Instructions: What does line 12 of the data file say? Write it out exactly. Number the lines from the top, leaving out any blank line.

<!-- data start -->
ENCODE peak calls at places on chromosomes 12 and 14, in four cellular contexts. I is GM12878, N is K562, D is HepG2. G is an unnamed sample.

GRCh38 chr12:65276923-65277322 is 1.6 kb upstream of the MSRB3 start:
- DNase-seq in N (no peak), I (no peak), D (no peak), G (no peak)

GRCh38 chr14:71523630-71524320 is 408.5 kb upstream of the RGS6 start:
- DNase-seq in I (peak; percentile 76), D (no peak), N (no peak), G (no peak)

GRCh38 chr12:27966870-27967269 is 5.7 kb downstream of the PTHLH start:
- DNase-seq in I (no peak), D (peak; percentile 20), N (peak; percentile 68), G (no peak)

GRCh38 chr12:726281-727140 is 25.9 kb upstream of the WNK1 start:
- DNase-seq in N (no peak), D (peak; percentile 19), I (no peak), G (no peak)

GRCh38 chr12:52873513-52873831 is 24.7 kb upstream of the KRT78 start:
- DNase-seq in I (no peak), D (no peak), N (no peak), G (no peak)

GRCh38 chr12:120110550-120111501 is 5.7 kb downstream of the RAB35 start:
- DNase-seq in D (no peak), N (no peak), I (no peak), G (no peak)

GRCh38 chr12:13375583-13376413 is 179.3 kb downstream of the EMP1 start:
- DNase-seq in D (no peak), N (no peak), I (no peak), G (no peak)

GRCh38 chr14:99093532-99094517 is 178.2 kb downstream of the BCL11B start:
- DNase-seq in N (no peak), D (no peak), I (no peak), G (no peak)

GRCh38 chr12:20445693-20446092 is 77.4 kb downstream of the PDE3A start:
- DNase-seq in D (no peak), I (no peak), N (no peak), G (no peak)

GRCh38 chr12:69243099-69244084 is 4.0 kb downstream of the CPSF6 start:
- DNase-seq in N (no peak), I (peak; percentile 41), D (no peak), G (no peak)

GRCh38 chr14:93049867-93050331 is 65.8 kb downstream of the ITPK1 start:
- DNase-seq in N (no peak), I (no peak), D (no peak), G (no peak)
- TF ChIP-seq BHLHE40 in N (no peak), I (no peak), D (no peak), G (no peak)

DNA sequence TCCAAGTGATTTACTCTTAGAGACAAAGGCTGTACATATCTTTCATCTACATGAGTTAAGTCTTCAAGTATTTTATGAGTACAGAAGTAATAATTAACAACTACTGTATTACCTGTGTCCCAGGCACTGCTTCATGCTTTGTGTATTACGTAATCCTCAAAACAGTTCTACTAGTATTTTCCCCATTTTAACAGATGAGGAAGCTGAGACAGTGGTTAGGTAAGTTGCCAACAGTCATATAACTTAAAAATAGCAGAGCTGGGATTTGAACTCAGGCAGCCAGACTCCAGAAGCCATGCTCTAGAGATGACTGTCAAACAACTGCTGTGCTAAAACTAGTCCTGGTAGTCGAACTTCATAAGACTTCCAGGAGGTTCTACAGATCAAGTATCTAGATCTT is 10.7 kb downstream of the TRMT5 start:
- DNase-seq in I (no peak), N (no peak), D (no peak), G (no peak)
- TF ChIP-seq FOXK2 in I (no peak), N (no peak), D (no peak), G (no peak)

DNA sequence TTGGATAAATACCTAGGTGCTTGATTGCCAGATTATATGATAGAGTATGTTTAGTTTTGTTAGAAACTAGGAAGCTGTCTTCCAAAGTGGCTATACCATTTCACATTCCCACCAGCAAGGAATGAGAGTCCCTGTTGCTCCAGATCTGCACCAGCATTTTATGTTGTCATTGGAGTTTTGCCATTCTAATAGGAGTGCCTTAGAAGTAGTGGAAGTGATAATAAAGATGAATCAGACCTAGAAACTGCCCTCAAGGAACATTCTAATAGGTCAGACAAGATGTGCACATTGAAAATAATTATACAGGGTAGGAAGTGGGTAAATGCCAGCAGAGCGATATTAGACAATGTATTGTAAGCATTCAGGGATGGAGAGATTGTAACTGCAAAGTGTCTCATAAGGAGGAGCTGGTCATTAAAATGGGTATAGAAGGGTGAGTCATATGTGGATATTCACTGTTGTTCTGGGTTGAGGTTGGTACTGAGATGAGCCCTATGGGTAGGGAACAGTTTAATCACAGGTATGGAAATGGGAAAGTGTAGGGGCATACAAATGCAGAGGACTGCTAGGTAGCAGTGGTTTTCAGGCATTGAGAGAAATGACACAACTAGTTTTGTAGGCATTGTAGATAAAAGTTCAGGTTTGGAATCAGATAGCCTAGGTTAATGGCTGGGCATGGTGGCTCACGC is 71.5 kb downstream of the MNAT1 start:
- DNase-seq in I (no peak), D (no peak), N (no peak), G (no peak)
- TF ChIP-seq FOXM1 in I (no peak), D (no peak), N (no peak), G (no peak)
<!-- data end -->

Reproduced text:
GRCh38 chr12:120110550-120111501 is 5.7 kb downstream of the RAB35 start: